Lent Lilies

Fair children of unwilling spring,
They grow beside our leafless bowers,
And gentle hopes and perfumes bring,
To cheer our cold and dreary hours.
To sunless skies and scentless gale
They lift their leaves of golden hue,
Sweet Friend, they tell a cheering tale,
Our Lent has lilies, too.

For through this penitential time
Together have we watch'd and pray'd,
Together heard the matin chime,
And seen the tender evening fade;
We trod the steep appointed way,
We wash'd with tear-drops penitent,
In meek obedience, day by day,
The lilies of our Lent.

And not in vain these hours of woe
For haughty sons of sinful clay,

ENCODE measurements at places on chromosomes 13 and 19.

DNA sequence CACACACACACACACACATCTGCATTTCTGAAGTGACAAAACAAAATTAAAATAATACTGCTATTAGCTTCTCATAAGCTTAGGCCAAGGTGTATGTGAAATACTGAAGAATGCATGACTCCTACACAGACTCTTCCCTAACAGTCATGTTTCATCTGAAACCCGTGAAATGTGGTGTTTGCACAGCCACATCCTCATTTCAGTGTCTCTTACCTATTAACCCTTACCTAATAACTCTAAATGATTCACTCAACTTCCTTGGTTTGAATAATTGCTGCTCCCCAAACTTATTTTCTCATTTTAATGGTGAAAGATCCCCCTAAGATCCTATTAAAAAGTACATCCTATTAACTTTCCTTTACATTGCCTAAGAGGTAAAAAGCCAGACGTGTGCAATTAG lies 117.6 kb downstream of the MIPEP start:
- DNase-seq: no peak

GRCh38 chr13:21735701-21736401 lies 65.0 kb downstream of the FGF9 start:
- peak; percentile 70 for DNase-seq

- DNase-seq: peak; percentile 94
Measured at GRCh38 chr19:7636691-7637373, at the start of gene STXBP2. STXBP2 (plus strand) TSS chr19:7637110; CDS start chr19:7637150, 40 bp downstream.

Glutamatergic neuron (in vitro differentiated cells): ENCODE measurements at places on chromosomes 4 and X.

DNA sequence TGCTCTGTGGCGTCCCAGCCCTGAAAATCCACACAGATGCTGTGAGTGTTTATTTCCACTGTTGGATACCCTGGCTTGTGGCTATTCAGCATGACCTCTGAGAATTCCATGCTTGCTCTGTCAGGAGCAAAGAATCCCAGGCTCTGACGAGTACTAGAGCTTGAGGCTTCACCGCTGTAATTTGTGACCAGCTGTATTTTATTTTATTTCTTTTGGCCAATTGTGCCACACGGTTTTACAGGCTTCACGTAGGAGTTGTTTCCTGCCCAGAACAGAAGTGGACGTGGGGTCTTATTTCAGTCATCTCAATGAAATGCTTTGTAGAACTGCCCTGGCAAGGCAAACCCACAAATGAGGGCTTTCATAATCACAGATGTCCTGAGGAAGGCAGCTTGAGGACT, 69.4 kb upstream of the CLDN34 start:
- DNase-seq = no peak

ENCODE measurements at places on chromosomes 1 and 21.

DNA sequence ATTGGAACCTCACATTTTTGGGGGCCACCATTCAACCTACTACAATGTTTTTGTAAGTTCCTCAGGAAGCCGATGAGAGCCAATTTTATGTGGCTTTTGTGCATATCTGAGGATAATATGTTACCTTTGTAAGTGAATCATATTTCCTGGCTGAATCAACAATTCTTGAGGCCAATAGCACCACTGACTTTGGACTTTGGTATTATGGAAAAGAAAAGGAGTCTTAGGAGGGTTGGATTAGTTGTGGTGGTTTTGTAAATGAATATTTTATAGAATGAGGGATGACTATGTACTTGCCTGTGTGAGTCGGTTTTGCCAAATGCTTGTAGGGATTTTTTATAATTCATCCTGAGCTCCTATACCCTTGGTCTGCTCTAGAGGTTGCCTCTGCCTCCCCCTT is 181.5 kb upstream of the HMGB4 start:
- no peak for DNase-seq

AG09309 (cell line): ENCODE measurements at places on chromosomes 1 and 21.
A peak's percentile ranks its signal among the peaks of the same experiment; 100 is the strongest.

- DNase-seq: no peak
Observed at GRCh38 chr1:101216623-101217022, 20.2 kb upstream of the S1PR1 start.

More rugged path He trod below
Who wash'd our heavy guilt away.
Yet cheerly tread—He rose who died,
Bright hope with all our grief is blent,
And we may wear, at Easter-tide,
The lilies of our Lent.

And when the toilsome strife is past,
All fasts, and fears, and vigils done,
How brightly then shall dawn, at last,
The everlasting Easter sun:
On eyes that tears shall never wet,
On hearts for ever pure and true;
Oh, dearly loved and rarely met,
Our Lent has lilies, too!

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